Got to the venue late-ish, thanks to a couple pizzas that wouldn’t cook and a smoke alarm that wouldn’t turn off, and entered the Air Canada Centre just as the Foo Fighters were taking the stage. Which means we missed most of the opening song…which happened to be (doh!) the acoustic version of “Times Like These”, which culminated with Dave Grohl attacking his guitar with utter abandon. The Foos have seemingly reinvented themselves with this recent acoustic gig of theirs, and reworked versions of “My Hero” and “See You” were evidence of a band that’s started pushing its sonic boundaries. They were augmented by four other musicians, including a guy who played an extended triangle solo (I’m not kidding) and a female violinist/vocalist who shared singing duties on “The Big Me”. But the star of the show was Grohl, who’s incredibly engaging in person (I hadn’t seen the Foos since Summersault 2000, so I’d forgotten how good he is in a live venue). The penultimate song, a solo version of “Best of Me”, was startlingly fierce and a perfect showcase for Grohl’s vocal talents; the final number, a delicate reworking of “Everlong”, made you feel nostalgic for 1997. By the way, the place was packed for the Foo Fighters; by the end there wasn’t a single empty seat.
So the show was off to a flier…although naturally, I wound up seated next to the Token Concertgoing Asshole, who spent most of the Foo Fighters set either a, smoking weed, b, doing awkward hip thrusts against the railing in front of us, or c, screaming “wooooo!!!!!” I was praying he wasn’t a Dylan fan; I was having visoins of Dylan playing “Girl from the North Country” and this guy screaming “wooooo!!!!!” right in the middle of it. (Seriously, I was terrified this was going to happen. If professional sports teams can ban people for shouting racist slogans at the players, can’t musicians ban people who scream inappropriately during quiet songs? The things I think sometimes…anyway, back to Dylan!)
Dylan and his band (which Dylan claims is the best ensemble he’s ever played with) took the stage in predictably understated fashion, then rolled straight into a 12-bar blues version of “Maggie’s Farm”. In fact, most of the songs were reworked in similar fashion; Dylan’s dabbling with the genre on Modern Times has clearly inspired him, and some of his best-known work (I’m looking at you, “Don’t Think Twice, It’s All Right”) was practically indecipherable. But it’s like it’s always been with His Bobness: either you go along for the ride and enjoy yourself, or you don’t and you don’t.
I went, and had a great time. His Bobness has assembled a team of crackerjack musicians (who he introduced at the end…more on that in a second), and their playing was uniformly toight. Seriously, you need to work hard to convince me that a song like “Highway 61 Revisited” needs reworking; his musicians succeeded in doing just that. And having said that, I can see how you could go to a Dylan concert and be totally underwhelmed. Like I said: either you go along for the ride or you don’t, and if you’re one of the people who went expecting a greatest hits set but got a bunch of 12-bar blues songs instead…I mean, why wouldn’t you leave early? Lots of people did; at one point an entire row behind us got up and left. Mercifully, so did Token Concertgoing Asshole. I didn’t notice, but according to Bri he spent the entire show conversing with his friends; I do know that, towards the end of his stay, he was talking loudly about how “real” Maple Leaf fans don’t get to go to Leaf games at the Air Canada Centre, which is an hysterical argument (but one which belongs in another blog entry). But I digress! The setlist:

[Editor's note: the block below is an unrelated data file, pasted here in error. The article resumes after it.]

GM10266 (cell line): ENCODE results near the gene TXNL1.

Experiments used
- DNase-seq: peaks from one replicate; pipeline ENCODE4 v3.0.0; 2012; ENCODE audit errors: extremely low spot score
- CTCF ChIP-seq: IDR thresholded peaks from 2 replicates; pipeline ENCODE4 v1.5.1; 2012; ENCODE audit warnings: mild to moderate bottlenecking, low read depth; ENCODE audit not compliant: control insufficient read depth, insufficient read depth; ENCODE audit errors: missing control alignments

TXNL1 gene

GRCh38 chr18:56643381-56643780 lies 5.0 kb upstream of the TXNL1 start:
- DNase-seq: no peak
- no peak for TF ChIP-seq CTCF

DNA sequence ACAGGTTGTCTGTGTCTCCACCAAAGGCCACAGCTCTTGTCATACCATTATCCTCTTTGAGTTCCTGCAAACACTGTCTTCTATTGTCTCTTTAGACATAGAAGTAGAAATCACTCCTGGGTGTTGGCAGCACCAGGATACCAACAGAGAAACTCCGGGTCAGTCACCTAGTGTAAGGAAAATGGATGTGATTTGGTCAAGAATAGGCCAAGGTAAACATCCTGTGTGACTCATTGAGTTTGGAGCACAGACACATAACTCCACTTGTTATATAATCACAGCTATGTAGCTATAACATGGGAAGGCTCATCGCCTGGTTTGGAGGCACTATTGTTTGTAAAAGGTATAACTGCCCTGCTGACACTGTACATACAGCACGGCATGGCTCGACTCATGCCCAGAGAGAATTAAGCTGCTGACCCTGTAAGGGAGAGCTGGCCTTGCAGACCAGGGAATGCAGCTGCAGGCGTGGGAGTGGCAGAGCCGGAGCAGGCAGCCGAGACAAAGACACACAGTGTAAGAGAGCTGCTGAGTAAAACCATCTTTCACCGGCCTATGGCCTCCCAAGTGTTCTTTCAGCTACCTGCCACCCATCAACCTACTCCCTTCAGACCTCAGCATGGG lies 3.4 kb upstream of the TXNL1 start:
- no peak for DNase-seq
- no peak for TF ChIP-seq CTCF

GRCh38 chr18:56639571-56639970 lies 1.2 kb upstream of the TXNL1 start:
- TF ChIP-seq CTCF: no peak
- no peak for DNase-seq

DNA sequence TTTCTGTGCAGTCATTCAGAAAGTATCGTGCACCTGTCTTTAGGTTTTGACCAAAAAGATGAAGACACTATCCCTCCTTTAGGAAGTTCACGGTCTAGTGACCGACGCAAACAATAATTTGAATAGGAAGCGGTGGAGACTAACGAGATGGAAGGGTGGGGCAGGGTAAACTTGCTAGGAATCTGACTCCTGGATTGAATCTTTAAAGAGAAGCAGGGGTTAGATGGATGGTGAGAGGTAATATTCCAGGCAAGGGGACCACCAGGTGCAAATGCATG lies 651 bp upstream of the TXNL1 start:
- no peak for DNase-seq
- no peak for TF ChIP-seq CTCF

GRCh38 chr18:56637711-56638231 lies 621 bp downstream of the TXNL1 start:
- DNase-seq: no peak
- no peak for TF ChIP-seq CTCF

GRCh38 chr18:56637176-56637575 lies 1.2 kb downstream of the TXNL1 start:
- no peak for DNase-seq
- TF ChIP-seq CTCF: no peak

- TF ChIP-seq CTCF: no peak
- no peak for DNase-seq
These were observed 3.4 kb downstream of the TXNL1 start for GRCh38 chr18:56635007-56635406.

- Maggie’s Farm
- She Belongs To Me
- Lonesome Day Blues
- Positively 4th Street
- It’s Alright, Ma (I’m Only Bleeding)
- When The Deal Goes Down
- Highway 61 Revisited
- Masters of War
- Rollin’ and Tumblin’
- Don’t Think Twice, It’s All Right
- Tangled Up In Blue
- Nettie Moore
- Summer Days
- Thunder on the Mountain
- Like a Rolling Stone
- All Along the Watchtower
Again, most of the stuff was reworked. Which can be frustrating, of course–like when you want to lean back and just howl the chorus of “Like a Rolling Stone”, but can’t because the singer is practically rapping the words. But still, there’s just something undeniably cool about being in His presence. It’s like watching Bono perform: you may not always enjoy what you’re seeing, but there’s an aura, a sense of “occasion”, that transcends the moment. No matter what he does, Bob Dylan is The Man. This can be a dangerous approach to a live show, since there are only, like, five people alive who can pull it off. Dylan just happens to be one of them. Again, I can understand if this isn’t your cup of tea (and on a related note, I’d love to know how many dude girls turned to their boyfriends during “All Along the Watchtower” and cooed, “Cool, a Dave song!”). It just happens to be mine–and I happened to have a great time last night.
(Oh, and the indecipherable thing: it was as good as I remembered it being, and was actually exacerbated last night since His Bobness performed the entire show with his backs to us. Not like Maynard James Keenan, mind–Dylan was in front of his band, but he stood in such a way that we never saw his face. Anyway, when he was introducing his musicians it was like listening to another language; I was reminded of seeing Oasis last June, when I didn’t understand Liam Gallagher’s introduction to “Champagne Supernova”…which went, “Champagne Supernova”. But I digress.)
If it sounds like I’m phoning it in a little…well, I am, sort of. It’s been a long week, for various reasons, and I’m not feeling particularly eloquent or particularly motivated today. Happily, Gavin has written an astoundingly good review of the Dylan show in Ottawa on his blog; find the link on the right of the page, and enjoy!